Still, if you want to keep trying to make this about something it’s not (a straw-man DR violation? a matter of honor?), I’ll continue to point out what it is about, which you haven’t come anywhere near addressing.
What would you advise a client to do in your position?
Mark

Pattis to Bennett:

Mark.
You chose to attack my reputation in a public forum in a manner that I find frankly petty and foolish. I would advise a client to do exactly what I am doing to avoid any appearance of duck

Pattis to Bennett:

Oops. … As I was ranting .., I would advise a client to do as I am doing and perhaps more.  I concede the comment can be misperceived.  But you elected to showcase it in a manner calculated to cause me harm. I will clear my name at the risk of compounding the harm because I think the allegation transparently baseless. I didn’t pick the fight; you did.    N

Bennett to Pattis:

If it helps, I’ll agree with you that the allegation that you are imagining I made—that your tweet somehow violated some DR—is transparently baseless.

Pattis to Bennett:

Mark
I’m moving on. Let Mark’s committee do what they will. Life is short and I try not to let the rearview mirror dominate the view.
Be well,
N


Update 2:
Interesting comment exchange at Pattis’s blog:
Pattis:

LS:
Alas and woe. Forgive if I avoid publishing your insults. Duly noted, now go play elsewhere

Lee:

You are forgiven. I wouldn’t either.

But I’d have also admitted I was wrong when it was called to my attention.

Pattis:

“Called to my attention” is an interesting locution. The author of the post who spotted this issue never informed me of his concerns or sent me the post. Someone else had to do that. He was less interested in correcting an error than in posturing as social media tyro cum ethicist. Forgive me if I find it a gutless performance on his part. I would rather submit the issue to a body that cares about ethics, and have done so. But casting pearls before swine is a pastime even Jesus warned against.

From which we learn: a) that Pattis still pretends it’s about ethics; b) that I hurt Pattis’s feelings (of course, Lee didn’t say that I had called it to his attention); and c) that Pattis doesn’t know what “tyro” means.


It keeps getting weirder:

The hate emails are the ones that tell you your readers truly care. The trick is to avoid being baited into wasting your to time with them. I fail at that to my sorrow; I’m told my private emails even get reprinted. It is a little creepy to have that kind of influence over others. I’m told I have a friend or two working the phones to discuss my posts. That’s just too weird for words, even if it is flattering in a twisted sort of way. On balance, I am leaning against comments; too much wasted time.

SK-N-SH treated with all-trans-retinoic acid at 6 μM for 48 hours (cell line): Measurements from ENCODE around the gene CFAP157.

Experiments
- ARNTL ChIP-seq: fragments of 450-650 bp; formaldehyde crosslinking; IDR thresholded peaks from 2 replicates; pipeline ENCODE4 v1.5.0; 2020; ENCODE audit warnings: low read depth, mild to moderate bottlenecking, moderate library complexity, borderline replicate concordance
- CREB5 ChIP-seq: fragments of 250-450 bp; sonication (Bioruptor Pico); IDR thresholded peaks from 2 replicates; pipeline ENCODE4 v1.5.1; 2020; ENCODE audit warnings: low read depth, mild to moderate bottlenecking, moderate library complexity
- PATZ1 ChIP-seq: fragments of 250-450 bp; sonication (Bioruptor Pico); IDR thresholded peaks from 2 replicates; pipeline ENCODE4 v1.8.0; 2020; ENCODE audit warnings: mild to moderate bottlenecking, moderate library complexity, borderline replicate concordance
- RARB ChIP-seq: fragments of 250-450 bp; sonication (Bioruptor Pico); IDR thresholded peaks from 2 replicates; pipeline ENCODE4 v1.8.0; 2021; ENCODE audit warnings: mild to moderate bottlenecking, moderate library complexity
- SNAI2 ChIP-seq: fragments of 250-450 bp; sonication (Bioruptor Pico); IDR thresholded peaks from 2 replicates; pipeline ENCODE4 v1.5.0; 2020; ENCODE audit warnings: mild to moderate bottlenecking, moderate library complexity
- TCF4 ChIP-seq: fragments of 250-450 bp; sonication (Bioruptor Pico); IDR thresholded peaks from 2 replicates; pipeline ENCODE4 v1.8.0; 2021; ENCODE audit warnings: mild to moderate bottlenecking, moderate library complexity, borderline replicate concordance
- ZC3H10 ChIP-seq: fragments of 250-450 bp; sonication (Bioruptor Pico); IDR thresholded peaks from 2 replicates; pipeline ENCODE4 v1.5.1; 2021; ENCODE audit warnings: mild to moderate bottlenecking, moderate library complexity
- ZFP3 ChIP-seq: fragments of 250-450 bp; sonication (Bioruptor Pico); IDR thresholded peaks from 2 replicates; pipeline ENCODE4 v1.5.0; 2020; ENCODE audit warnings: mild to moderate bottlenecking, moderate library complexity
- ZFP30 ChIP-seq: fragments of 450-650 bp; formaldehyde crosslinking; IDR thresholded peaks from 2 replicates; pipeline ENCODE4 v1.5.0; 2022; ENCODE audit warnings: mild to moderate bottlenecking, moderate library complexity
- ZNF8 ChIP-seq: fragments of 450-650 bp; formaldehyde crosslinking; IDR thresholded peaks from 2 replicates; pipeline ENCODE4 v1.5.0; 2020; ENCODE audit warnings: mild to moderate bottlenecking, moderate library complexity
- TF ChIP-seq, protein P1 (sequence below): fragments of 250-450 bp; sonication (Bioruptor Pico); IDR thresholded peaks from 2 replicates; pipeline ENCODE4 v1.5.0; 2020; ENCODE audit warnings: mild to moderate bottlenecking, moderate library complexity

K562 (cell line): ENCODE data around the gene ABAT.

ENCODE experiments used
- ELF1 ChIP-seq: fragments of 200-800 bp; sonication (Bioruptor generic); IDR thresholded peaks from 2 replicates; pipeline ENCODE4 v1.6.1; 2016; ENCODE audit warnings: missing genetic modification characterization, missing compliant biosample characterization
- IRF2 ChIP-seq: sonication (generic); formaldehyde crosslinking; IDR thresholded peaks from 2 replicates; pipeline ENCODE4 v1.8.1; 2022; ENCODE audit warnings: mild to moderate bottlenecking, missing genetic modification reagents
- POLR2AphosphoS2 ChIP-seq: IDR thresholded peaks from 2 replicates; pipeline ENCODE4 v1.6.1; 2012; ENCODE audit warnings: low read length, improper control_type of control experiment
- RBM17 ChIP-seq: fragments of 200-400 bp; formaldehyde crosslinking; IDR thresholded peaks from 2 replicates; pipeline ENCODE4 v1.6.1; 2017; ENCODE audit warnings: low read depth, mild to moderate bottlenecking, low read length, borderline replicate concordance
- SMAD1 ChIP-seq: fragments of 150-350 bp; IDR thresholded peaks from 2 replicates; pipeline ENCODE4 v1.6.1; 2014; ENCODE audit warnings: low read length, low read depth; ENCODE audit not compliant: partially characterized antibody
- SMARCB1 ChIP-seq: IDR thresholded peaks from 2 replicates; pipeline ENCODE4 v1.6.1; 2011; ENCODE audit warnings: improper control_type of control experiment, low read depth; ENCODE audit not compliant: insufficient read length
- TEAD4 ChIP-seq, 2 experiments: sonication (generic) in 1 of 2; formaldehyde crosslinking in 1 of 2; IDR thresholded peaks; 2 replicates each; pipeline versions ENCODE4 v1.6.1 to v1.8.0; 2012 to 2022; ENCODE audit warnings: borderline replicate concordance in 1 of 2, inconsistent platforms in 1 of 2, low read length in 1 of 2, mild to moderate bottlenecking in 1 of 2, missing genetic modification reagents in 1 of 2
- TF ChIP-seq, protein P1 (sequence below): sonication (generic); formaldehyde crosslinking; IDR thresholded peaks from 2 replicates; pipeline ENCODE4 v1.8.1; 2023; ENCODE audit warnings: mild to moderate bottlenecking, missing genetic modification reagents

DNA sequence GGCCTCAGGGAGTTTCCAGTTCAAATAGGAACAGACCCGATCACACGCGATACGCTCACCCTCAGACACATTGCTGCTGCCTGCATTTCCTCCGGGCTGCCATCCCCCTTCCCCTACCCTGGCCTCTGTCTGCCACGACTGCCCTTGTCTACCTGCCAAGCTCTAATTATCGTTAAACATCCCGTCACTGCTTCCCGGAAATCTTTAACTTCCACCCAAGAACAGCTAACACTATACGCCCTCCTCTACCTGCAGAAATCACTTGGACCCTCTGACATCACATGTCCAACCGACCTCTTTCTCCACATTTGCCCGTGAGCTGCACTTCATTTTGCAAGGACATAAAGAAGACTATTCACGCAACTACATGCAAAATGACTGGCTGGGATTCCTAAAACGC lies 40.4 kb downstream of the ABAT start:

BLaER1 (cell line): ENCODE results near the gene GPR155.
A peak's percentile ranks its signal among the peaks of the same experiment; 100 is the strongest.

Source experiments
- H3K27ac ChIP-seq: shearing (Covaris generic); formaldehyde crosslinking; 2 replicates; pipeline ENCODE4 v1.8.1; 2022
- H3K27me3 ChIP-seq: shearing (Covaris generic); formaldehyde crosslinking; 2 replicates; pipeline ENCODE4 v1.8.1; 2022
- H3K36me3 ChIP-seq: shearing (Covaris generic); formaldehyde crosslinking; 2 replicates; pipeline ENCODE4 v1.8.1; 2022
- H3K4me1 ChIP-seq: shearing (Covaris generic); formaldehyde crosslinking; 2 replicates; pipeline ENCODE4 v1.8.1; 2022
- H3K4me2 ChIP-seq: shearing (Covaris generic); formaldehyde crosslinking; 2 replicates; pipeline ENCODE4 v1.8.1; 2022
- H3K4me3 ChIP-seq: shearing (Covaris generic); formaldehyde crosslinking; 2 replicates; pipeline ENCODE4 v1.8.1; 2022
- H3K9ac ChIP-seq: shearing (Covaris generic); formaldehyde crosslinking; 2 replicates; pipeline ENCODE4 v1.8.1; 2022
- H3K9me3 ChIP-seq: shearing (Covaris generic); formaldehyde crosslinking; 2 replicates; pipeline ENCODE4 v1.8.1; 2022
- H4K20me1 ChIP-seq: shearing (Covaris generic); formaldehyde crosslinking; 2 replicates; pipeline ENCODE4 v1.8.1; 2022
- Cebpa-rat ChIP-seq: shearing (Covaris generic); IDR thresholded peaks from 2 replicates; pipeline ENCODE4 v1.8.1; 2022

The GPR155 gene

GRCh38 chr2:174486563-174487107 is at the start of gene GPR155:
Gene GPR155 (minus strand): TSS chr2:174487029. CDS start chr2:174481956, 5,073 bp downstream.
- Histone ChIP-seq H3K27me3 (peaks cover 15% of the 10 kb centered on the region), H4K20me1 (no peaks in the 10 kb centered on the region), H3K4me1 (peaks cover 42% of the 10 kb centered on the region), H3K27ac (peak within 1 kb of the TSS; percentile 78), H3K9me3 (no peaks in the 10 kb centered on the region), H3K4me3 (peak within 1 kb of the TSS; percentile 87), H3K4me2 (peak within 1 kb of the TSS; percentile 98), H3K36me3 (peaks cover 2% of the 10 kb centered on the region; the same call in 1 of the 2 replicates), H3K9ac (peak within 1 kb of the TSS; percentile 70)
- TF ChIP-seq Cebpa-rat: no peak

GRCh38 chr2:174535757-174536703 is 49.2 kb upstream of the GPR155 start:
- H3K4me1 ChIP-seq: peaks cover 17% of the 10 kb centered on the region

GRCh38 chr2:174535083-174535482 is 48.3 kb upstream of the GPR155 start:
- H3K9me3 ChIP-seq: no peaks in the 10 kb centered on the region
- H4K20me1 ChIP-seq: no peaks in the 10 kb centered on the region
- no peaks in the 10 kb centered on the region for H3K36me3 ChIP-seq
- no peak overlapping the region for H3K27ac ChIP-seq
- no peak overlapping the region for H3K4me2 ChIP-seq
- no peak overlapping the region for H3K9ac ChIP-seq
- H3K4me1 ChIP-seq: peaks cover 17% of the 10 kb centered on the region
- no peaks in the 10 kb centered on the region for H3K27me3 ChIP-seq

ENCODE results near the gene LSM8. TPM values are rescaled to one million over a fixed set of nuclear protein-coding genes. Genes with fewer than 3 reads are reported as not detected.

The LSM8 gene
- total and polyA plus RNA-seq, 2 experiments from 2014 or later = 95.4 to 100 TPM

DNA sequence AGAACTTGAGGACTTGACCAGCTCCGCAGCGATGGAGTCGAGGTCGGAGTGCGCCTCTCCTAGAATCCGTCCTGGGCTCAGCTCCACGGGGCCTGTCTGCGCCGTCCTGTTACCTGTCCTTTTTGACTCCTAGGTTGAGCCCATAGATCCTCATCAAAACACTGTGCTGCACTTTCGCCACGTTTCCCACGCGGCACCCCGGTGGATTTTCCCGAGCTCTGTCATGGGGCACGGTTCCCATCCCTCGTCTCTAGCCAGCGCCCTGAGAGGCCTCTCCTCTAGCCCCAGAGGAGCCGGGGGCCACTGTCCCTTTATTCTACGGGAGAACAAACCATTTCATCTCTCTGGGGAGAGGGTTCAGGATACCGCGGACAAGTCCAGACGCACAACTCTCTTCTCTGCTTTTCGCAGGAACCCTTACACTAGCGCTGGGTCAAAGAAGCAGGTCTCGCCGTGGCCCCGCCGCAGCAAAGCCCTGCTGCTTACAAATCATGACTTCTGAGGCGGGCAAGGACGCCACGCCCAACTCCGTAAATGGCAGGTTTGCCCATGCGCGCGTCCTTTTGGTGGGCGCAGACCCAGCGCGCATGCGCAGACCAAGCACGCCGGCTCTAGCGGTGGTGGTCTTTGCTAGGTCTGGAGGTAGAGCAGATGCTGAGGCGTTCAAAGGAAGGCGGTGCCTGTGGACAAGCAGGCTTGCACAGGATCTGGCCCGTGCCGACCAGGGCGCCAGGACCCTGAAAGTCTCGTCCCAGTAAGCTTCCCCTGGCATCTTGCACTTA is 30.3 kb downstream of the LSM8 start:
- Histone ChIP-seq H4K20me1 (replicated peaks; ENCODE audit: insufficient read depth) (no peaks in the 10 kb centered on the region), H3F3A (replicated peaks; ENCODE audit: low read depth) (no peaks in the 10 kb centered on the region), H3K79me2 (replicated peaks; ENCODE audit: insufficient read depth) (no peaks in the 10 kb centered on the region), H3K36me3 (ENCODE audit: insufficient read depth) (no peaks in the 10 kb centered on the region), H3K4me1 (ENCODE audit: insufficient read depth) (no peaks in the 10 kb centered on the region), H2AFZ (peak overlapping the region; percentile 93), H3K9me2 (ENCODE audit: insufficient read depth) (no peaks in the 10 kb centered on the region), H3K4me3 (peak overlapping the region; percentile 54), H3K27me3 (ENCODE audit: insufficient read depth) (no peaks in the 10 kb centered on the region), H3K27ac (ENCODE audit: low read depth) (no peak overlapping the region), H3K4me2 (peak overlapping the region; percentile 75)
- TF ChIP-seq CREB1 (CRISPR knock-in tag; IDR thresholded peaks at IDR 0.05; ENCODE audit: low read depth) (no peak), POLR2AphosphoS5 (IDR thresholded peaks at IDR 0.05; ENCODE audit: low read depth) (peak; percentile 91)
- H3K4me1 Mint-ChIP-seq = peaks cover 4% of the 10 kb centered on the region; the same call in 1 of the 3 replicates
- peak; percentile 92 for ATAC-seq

N

That’s Norm Pattis, who markets himself as “Leading American Trial Lawyer,” playing victim because his “private emails” (“waiving any claim as to confidentiality of these proceedings”) get reprinted.

This would make more sense if Pattis were a sociopath.


Final Update:

Mark Dubois to Pattis, Bennett:

You gentlemen apparently have WAY to much time on your hands. If I understand it, Pattis posts something (as he blogs and writes in his column) that he has another day in the trenches with clients accused of sex crimes on this Twitter thing. And someone in TX claims a disciplinary rule violation? Gimme a break.!
If you go to YouTube and put in a search query for “will it blend?” you can see a film where someone puts one of those Twitter machines into a blender. I suggest you both do that, and stop the foolishness.

It’s actually more absurd than that: Pattis was the only person questioning whether his tweet violated a disciplinary rule.

So, Pattis’s straw man having been incinerated, that’s the end of things, until Pattis starts claiming that it somehow vindicates his foolish Twitter post.

3. . . 2. . . 1. . .


11 responses to “The Grand Misdirect [With Final Update]”

  1. Mark,

    Unlike you, I have no history with Norm, other than being someone who admired him and enjoyed reading his blog. And I felt so strongly about this that I was moved to write about it after I read your “TMI” post yesterday. (I didn’t hit the publish button, however, until I read his follow-up this morning, and was dismayed to see that Norm didn’t see anything wrong with his tweet.) I say this not simply to promote my own blog, but to show Norm that your observations aren’t simply the skewed product of someone trying to settle an old score.

    Here are my thoughts about your exchange with Norm:

    If I were one of these clients, I wouldn’t care whether some committee determined that he violated a professional rule.

    But I would be furious that my lawyer – the person I trusted to protect me from the government – admitted in a public forum that I had a sexual interest in kids. And his explanation for the indiscretion wouldn’t make matters much better, since the people who read the tweet aren’t guaranteed to believe that explanation.

    Anyone can say (or tweet) something dumb. But to handle the fallout so poorly after having the opportunity to reflect is more troubling.

    Imagine how much better this situation would have been if he had handled it in the following manner (which is frankly what I expected from Norm):